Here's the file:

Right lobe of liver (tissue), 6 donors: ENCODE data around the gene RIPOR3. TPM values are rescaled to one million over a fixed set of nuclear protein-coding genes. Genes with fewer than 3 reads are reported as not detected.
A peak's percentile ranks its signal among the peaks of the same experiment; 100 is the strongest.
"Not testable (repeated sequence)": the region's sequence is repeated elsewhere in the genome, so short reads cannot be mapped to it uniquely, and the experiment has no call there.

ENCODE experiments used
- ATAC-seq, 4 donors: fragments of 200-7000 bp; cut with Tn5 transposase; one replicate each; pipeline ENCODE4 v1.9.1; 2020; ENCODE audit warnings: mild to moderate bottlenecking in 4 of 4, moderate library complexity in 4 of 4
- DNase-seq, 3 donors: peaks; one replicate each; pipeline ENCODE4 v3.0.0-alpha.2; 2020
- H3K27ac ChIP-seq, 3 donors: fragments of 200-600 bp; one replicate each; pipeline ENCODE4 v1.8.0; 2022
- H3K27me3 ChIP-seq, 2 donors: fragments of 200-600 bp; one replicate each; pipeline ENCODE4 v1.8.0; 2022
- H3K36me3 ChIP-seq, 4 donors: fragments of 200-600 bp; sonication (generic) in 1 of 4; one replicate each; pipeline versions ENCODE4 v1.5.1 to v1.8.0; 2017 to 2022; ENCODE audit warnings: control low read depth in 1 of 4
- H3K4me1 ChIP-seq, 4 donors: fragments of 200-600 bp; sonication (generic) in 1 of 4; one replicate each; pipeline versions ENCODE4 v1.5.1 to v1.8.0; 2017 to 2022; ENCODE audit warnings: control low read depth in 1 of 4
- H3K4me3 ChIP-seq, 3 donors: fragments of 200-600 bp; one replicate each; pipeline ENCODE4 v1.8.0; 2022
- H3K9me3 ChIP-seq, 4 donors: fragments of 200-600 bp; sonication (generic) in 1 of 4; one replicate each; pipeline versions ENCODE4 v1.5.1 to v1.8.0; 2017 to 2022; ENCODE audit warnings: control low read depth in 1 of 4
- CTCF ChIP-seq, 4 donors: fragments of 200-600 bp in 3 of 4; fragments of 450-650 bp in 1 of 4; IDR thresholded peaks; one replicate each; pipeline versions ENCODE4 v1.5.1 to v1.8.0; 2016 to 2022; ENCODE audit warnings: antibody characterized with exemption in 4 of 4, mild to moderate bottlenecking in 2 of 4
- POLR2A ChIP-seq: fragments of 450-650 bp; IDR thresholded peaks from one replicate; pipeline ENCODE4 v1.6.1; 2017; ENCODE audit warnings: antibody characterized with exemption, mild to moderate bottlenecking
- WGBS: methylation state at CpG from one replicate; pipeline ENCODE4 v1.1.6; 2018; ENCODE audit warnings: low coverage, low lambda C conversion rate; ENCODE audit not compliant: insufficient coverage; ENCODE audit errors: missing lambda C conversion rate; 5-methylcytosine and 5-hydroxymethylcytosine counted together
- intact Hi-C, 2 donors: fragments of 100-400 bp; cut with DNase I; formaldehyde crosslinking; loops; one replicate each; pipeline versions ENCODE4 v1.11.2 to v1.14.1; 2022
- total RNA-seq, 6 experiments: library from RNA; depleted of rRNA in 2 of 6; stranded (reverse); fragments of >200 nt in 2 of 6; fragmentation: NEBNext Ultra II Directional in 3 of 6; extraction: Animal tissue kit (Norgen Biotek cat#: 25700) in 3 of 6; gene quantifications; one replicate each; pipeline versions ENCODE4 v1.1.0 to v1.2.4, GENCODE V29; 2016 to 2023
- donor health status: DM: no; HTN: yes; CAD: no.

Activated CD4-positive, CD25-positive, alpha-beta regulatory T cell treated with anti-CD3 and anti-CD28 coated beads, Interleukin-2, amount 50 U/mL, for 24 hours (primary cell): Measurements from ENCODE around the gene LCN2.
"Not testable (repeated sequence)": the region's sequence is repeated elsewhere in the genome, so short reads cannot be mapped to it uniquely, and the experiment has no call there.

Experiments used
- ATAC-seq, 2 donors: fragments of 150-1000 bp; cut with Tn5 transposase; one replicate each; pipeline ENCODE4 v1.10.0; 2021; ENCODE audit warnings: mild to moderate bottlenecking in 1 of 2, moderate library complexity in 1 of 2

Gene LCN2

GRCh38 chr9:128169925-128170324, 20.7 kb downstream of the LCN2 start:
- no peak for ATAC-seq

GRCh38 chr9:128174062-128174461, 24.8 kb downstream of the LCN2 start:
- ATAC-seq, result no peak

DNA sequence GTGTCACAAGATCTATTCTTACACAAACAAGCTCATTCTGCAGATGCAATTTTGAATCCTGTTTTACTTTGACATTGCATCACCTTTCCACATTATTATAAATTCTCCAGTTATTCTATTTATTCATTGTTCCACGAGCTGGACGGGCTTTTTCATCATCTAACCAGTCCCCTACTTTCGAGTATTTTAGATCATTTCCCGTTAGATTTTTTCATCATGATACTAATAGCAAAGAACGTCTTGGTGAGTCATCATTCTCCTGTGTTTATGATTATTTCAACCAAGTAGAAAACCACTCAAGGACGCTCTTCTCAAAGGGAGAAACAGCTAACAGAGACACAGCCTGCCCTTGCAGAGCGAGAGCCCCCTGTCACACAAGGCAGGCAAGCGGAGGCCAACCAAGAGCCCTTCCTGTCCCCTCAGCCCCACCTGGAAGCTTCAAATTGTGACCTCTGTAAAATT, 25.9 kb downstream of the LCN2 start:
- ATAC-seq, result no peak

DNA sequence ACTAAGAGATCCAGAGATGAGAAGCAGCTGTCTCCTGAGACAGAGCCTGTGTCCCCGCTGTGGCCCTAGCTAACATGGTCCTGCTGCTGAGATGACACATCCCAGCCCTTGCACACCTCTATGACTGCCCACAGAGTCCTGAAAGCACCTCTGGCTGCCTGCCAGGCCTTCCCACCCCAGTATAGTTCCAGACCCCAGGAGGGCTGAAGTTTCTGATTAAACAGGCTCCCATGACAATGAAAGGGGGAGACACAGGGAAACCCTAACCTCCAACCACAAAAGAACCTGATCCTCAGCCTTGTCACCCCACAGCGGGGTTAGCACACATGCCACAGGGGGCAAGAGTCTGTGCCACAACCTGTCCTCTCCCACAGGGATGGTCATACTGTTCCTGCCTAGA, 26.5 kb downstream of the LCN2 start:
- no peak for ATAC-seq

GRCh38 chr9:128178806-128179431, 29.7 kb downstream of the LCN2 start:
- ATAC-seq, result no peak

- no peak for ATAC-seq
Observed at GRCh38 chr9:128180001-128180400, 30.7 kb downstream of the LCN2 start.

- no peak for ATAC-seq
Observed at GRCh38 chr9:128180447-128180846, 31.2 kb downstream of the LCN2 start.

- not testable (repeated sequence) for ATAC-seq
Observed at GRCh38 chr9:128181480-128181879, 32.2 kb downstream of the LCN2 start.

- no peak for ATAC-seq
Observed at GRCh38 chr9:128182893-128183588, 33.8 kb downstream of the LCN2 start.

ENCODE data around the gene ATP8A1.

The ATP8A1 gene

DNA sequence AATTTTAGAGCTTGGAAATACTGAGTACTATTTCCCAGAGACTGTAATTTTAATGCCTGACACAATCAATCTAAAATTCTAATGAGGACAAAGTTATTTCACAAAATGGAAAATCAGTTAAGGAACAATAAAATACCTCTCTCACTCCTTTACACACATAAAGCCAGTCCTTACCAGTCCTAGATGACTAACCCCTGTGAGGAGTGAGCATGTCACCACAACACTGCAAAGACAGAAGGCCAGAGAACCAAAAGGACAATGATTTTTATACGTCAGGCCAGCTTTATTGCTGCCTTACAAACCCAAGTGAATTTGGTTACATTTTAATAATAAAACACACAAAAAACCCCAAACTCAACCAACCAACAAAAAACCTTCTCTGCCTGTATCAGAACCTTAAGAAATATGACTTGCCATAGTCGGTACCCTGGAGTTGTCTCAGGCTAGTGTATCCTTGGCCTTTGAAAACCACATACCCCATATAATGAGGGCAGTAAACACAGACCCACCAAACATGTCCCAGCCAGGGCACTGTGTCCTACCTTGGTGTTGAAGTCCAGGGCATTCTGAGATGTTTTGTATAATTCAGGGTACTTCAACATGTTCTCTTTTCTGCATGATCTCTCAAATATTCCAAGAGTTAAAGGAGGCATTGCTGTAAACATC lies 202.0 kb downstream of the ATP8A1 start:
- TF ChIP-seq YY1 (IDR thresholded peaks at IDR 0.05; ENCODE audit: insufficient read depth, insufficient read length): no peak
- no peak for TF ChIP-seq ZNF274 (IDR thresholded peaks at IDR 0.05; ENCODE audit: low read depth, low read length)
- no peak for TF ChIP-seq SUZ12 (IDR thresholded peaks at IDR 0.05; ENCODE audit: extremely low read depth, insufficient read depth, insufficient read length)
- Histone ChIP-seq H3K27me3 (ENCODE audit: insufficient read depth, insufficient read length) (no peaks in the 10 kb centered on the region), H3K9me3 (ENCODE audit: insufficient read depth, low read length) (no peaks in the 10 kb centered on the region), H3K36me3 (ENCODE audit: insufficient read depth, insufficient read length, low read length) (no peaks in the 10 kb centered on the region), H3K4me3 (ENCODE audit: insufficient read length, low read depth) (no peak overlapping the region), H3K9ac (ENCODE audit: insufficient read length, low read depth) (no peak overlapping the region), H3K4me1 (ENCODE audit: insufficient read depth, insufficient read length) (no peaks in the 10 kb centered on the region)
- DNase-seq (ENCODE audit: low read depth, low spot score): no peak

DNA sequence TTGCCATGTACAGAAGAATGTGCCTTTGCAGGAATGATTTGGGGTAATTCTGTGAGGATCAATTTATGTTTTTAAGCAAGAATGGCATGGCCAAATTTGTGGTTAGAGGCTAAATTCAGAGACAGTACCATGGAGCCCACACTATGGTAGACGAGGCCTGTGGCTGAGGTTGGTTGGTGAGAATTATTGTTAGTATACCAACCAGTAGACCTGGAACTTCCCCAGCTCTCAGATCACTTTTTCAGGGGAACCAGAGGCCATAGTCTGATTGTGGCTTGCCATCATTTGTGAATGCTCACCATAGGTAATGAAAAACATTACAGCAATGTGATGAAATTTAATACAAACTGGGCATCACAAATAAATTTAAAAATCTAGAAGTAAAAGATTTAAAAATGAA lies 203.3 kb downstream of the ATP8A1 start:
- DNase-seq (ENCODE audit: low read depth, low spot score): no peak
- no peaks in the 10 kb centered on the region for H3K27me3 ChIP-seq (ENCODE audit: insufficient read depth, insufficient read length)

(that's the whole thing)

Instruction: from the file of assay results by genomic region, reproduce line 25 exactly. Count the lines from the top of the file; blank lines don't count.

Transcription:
- no peak for ATAC-seq